Use Caution With Wi-Fi

Published, May 13, 2008

Privacy TipFrom FBI.gov
The scenario: You are at the airport waiting for your flight. With time to kill, you are thinking of connecting your laptop to the airport’s Wi-Fi to check your office e-mail, do some personal banking or shop for a gift for your spouse.

However, chances are there is a hacker sitting nearby with a laptop attempting to “eavesdrop” on your computer to obtain personal data that will provide access to your money or to your company’s sensitive information.

There are 68,000 Wi-Fi “hot spots” in the United States at airports, coffee shops, hotels, bookstores, schools and other locations where hundreds or thousands of people pass through every day. While many of these hot spots have secure networks, some do not, according to Supervisory Special Agent Donna Peterson of the FBI’s Cyber Division. And connecting to an unsecure network can leave you vulnerable.

How do hackers grab your personal data out of thin air? One of the most common types of attack is this, according to Agent Peterson: A bogus but legitimate looking Wi-Fi network with a strong signal is strategically set up in a known hot spot with a hacker waiting nearby as users connect their laptops to it. At that point, your computer — and all your sensitive information, including user ID, passwords and credit card numbers — belongs to the hacker. The intruder can mine your computer for valuable data, direct you to phony web pages that look like the ones you frequent and record your every keystroke.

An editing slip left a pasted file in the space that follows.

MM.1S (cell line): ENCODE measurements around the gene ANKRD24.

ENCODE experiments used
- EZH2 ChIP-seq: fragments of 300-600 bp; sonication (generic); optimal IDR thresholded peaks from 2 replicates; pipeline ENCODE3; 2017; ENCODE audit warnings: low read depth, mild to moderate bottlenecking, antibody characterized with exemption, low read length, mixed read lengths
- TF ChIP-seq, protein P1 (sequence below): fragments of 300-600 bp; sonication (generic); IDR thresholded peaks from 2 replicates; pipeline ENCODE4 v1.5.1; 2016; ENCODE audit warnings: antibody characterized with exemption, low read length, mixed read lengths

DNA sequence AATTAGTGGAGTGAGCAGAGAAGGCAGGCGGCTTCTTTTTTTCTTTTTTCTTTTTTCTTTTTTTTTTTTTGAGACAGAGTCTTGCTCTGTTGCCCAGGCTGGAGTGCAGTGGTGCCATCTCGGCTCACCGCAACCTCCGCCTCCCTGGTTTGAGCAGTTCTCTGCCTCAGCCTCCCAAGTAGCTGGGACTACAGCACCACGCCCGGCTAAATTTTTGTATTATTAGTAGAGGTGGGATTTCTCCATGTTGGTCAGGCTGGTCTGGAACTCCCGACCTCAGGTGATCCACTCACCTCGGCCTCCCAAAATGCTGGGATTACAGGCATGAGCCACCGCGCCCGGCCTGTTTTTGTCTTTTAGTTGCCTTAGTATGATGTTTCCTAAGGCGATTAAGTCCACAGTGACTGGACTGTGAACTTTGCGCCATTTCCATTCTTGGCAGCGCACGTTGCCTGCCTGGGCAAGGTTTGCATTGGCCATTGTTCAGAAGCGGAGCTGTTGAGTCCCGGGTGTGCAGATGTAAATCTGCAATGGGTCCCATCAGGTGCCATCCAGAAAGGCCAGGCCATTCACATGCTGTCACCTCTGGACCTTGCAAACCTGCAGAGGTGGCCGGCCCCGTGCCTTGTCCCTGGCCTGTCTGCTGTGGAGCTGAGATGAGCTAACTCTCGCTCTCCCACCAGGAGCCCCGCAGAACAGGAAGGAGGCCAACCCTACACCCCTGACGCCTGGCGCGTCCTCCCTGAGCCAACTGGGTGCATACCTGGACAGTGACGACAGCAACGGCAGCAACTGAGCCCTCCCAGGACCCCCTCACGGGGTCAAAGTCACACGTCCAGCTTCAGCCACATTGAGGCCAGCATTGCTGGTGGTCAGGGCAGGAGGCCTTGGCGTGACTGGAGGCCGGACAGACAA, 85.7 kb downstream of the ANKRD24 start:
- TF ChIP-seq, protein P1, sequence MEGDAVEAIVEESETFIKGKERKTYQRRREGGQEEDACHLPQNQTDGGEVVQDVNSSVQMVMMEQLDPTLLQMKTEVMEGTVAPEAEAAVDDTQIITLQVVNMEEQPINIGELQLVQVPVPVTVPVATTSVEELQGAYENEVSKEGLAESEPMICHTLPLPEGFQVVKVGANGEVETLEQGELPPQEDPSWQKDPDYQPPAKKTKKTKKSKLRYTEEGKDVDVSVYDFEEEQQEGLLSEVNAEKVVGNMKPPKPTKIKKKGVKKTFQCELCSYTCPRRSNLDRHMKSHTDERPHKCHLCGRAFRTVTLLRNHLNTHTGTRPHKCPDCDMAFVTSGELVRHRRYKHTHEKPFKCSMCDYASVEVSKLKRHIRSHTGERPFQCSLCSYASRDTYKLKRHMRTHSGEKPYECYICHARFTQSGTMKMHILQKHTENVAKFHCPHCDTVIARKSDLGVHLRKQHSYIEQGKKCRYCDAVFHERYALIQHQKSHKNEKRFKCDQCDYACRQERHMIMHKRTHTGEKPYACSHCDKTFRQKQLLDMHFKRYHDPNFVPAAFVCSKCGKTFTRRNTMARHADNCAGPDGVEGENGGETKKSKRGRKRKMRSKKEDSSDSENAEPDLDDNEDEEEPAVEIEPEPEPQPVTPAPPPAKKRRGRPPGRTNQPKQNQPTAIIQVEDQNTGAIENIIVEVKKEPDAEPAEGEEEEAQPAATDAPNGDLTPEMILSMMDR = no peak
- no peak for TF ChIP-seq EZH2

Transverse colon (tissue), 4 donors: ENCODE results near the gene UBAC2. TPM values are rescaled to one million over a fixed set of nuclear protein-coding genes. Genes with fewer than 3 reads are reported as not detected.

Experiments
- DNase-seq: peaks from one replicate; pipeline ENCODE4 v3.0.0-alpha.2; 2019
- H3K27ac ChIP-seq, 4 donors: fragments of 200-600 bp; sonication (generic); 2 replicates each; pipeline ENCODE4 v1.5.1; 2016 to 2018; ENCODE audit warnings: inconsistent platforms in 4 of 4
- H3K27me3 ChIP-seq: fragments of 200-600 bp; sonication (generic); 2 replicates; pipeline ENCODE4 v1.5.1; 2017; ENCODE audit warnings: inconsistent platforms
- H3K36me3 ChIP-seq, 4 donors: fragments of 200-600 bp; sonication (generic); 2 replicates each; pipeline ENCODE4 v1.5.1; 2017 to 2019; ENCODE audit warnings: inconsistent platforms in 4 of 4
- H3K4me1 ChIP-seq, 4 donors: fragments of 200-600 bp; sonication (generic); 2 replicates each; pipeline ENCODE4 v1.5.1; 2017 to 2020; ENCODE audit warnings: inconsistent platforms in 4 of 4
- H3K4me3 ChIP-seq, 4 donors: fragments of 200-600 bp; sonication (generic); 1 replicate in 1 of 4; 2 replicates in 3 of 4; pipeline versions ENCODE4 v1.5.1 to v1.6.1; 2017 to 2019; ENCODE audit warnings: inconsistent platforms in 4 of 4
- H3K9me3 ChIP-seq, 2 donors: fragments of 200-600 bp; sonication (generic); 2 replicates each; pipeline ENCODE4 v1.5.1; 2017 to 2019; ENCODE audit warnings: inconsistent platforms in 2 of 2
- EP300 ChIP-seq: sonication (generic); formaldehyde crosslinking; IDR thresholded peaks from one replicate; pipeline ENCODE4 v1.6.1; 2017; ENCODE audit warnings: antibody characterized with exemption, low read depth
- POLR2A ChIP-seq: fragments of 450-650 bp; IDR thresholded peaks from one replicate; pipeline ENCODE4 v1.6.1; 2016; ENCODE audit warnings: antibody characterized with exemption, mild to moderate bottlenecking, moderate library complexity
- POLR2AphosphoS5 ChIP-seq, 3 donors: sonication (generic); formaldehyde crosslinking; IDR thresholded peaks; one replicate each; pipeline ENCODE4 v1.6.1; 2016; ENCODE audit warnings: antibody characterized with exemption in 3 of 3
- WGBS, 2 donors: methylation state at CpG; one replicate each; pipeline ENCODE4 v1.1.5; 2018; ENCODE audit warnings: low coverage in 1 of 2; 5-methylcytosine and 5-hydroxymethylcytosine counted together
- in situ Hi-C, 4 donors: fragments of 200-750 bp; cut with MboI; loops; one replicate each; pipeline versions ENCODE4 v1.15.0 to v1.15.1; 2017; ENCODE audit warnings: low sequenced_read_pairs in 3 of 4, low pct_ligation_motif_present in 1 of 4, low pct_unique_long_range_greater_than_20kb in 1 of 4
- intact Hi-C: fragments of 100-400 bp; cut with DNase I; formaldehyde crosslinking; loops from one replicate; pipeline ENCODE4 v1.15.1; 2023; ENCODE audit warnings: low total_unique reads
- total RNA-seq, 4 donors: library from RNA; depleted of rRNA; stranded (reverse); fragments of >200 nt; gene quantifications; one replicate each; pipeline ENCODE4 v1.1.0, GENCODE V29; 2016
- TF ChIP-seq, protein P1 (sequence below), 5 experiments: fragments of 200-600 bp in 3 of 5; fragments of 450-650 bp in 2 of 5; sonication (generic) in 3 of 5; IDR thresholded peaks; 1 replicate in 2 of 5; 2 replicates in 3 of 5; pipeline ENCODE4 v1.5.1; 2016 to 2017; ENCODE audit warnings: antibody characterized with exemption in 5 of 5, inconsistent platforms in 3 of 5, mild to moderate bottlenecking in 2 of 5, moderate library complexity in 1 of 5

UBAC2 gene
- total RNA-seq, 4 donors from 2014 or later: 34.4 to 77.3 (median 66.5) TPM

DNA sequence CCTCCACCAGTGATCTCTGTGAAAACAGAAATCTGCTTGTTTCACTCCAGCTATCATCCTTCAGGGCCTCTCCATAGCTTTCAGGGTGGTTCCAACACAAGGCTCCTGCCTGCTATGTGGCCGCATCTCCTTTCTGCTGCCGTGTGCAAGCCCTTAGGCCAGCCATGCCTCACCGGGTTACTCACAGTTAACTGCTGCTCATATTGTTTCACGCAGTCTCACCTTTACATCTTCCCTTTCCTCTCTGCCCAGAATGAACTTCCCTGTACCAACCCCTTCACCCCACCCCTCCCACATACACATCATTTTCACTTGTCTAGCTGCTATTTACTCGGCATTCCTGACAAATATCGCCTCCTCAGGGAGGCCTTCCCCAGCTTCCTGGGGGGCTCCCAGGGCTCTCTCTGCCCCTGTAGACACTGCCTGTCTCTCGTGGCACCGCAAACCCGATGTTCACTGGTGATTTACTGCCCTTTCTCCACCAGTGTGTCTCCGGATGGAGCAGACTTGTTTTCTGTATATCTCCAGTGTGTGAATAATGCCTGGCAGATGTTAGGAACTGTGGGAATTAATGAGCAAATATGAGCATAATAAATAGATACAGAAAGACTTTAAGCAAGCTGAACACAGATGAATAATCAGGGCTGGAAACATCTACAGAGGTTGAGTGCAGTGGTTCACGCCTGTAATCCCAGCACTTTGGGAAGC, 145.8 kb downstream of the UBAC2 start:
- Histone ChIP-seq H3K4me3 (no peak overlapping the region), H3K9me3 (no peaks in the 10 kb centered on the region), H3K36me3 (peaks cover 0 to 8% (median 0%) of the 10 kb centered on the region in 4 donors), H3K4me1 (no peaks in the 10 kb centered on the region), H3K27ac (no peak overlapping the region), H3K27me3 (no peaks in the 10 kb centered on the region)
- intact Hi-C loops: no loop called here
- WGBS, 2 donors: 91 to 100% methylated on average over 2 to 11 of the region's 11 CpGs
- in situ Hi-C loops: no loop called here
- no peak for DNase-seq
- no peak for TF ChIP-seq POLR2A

“Another thing to remember,” according to Agent Peterson, “is that the connection between your laptop and the attacker’s laptop runs both ways. While he’s taking information from you, you may be unknowingly downloading viruses, worms and other malware from him.”

What can you do to protect yourself? Agent Peterson’s best advice is: Don’t connect to an unknown Wi-Fi network. But if you must, there are some precautions you should take to reduce the threat:

  • Ensure your laptop security is up to date, with current versions of your operating system, web browser, firewalls, and antivirus and anti-spyware software.
  • Do not conduct financial transactions or use applications like e-mail and instant messaging.
  • Change the default setting on your laptop so you have to manually select the Wi-Fi network you’re connecting to.
  • Turn off your laptop’s Wi-Fi capabilities when you’re not using them.

TAGS: Cybersecurity, Privacy

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